Despite the runout, Cheetham attempted the “awkward” move, as he describes it, and just when he was off balance and without good handholds, his foot slipped and he fell.
If not for the amazing belay—Cheetham’s belayer anticipated the fall, pulled in slack, and ran backwards to shorten the length of the fall—Cheetham would have hit the ground and this could be a very different story.
“I walked away from the fall with a small cut on the back of the head [he was wearing a helmet] and no lasting damage so all is well,” he says. A “very nicely seated” DMM size 5 Dragon cam caught the fall.
“I feel incredibly stupid for putting myself up there with no gear but it was a judgement call I’ve made many times on other routes. Having said that, it was definitely the wrong decision in this situation!” he says. “It’s a bit scary how such a quick decision turned what could’ve just been me doing the dangle of shame under the overhang, into a full on whipper.”
2. Michele Caminati’s Rope-Cutting Ground Fall
Italian climber Michele Caminati takes a terrifying ground fall after his rope severs on the sharp, gritstone arête of The Elder Statesman (HXS 7a), around 5.14 R/X in Y.D.S., at Curbar in the Peak District of the U.K.
Caminati had made a rare repeat of the route—first freed in 2004 by Steve McClure—on Monday, March 27. He returned the next day to climb the route again for photos when he slipped at the crux. Caminati’s last piece of protection, the last on the route, was on the other side of the sharp arête. He was using a single rope, and when he fell, it rubbed over the sharp edge and cut all the way through. Caminati fell around eight meters to the ground and landed on his belayer.
The local Edale Mountain Rescue team brought both climbers to the hospital. Caminati fractured his wrist and heel in multiple places, and his belayer suffered a concussion.
From the hospital, Caminati told planetmountain.com: “I saw everything live, I totally remember the accident, I was completely aware of what was happening … As I fell I got ready to hit the wall, but then the rope broke and I fell onto my belayer and then hit the ground, probably first with my wrist.
“Fortunately I’m fine, I’ve got multiple fractures in my wrist, but the operation went well and my tendons are unaffected … My heel is broken in several places, but they’re compound fractures and I’ve been told it won’t need operating… all in all it should take four to six months to get back to normal… yeah!”
When McClure made the first free ascent of The Elder Statesman, he used three ropes because he was afraid of the sharp edge. Other climbers who have repeated the route, such as Steve Dunning and James Pearson [watch video here], used double ropes—a common practice on these traditionally protected, gritstone climbs.
“I went up in the European style, with only one 10mm rope and without a helmet,” Caminati told ukclimbing.com. “This time I fell off the crux and the rope, whilst getting tense shore off against the corner. I thought I would have been safe. Perhaps I could have used the half ropes but the outcome could have been the same.”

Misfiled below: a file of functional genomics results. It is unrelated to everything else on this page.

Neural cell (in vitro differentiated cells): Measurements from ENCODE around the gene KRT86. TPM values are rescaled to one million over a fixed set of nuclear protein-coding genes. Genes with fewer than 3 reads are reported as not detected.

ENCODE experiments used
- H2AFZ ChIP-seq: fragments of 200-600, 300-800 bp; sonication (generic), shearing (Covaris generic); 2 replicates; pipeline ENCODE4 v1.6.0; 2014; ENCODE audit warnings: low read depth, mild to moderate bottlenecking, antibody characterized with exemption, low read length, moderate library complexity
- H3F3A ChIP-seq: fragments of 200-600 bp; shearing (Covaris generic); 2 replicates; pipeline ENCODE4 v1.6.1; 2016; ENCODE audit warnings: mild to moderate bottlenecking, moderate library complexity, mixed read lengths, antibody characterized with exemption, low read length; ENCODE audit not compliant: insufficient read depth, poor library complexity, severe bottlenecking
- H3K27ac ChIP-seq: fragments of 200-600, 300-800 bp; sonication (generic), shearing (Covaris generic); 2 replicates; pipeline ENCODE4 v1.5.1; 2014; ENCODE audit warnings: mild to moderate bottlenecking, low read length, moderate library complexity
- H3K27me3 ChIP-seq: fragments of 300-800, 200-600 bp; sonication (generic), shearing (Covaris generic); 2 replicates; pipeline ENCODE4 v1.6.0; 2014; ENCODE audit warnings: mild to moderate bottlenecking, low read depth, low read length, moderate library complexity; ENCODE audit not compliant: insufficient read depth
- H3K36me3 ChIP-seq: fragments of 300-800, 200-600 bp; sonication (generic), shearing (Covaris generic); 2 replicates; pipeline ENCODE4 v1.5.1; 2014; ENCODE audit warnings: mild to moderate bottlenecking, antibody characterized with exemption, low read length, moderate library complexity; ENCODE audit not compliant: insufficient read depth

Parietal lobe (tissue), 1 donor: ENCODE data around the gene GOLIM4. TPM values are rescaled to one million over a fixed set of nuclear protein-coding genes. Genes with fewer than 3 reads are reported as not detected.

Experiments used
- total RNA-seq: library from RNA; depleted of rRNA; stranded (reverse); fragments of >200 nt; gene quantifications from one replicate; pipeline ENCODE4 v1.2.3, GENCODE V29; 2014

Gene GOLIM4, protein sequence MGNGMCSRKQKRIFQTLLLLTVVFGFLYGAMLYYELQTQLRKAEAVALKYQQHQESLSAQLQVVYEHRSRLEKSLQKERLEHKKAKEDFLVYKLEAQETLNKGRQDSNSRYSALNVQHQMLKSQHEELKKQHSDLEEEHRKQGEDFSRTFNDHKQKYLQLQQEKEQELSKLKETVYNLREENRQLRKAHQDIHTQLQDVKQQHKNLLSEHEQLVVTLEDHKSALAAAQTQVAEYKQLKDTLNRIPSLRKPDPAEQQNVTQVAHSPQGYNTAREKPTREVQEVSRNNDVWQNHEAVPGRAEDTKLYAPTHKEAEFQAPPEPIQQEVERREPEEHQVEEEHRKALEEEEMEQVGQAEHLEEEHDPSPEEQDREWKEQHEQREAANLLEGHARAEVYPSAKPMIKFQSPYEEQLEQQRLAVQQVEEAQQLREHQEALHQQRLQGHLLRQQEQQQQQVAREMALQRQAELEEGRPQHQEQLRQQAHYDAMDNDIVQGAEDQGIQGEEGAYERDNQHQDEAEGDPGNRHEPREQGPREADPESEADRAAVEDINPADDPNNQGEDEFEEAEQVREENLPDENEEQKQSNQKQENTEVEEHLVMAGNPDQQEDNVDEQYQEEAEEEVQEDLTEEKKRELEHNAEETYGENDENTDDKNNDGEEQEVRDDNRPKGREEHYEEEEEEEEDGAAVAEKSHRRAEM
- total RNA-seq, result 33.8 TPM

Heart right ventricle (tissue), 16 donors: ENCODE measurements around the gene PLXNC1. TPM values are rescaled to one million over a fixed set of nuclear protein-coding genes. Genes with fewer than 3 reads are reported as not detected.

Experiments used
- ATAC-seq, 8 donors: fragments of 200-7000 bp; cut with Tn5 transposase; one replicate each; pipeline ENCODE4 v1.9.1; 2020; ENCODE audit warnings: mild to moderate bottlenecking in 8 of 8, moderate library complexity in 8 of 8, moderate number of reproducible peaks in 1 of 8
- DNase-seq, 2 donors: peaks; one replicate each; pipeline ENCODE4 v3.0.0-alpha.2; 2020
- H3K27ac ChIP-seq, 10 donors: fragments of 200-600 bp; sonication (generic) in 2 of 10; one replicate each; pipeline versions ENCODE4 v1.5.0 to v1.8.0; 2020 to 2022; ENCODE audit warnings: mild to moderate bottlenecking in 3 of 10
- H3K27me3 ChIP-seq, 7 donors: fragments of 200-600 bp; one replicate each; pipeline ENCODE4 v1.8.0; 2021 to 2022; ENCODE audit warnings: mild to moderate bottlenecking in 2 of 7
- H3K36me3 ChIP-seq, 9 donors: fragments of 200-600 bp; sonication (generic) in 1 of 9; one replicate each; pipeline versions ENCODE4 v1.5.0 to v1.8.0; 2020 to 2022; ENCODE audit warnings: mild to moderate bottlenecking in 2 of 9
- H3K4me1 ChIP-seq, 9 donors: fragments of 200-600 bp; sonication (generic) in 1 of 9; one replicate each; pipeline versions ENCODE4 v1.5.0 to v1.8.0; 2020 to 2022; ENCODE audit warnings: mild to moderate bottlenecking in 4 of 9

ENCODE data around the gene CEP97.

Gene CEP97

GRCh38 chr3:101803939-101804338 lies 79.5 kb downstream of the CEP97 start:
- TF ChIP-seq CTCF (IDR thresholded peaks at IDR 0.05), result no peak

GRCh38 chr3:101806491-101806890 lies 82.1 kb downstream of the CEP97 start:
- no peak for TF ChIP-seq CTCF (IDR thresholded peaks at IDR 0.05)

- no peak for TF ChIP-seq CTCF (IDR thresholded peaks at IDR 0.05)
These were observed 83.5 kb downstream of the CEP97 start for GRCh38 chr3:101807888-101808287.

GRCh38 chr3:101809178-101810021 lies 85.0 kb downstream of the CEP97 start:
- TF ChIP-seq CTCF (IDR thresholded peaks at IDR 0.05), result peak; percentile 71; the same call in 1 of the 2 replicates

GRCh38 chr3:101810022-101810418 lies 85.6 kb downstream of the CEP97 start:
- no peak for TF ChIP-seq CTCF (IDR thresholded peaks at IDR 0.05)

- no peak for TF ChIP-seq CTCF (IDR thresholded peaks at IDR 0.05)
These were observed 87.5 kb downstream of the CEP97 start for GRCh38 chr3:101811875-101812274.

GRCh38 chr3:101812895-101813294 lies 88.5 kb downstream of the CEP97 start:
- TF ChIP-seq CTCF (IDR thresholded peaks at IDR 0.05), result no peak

1. Sixty-Footer on Castleton Tower (Trad Fall)
Nicholas Neeley takes a 60-foot fall off North Chimney (5.8) of Castleton Tower, outside of Moab, Utah.
“I was pulling the last few moves over a bulge [near the top of the first pitch],” he tells Rock and Ice. “On the underside of the bulge the crack is lined with rather slippery calcite. If you watch closely, you can see my foot slip once and I catch it. But upon moving up the bulge a bit, I had a little trouble seeing an finding a good foot placement.
“When my foot slips a second time I’m unable to catch it. In the fuss of trying to get my foot into the crack I managed to get the rope behind my leg which inverted me as I fell.”
Neeley’s upper two pieces, size 0.3 (blue) and 2 (yellow) Camalots, both ripped out before an abandoned and welded 0.75 (green) that he had clipped caught the 60-foot fall.
“Ultimately, I was pretty shaken, but I bumped back up the route and finished the pitch,” he says. “I consider myself extremely lucky to have walked away from that with a mere abrasion on my shin, some torn jeans, and a hefty rope burn on my thigh.”
Happy Friday and climb safe this weekend!
Ryan Johnson, 34, died in the Mendenhall Towers, outside Juneau, Alaska, sometime in the days following March 5, 2018. He had just completed a first ascent on the North Face of the Main Tower with his partner, Marc-André Leclerc, who also died on the descent. Below, Samuel Johnson (unrelated) remembers his close friend and partner Ryan—his achievements, his passion, his warmth, his kindness.read more
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“I was completely detached from the world below. There was nothing but climbing. No goal, no future, no past. I was climbing in the here and now. One swing of the ice axe after the other, one step after the other.”read more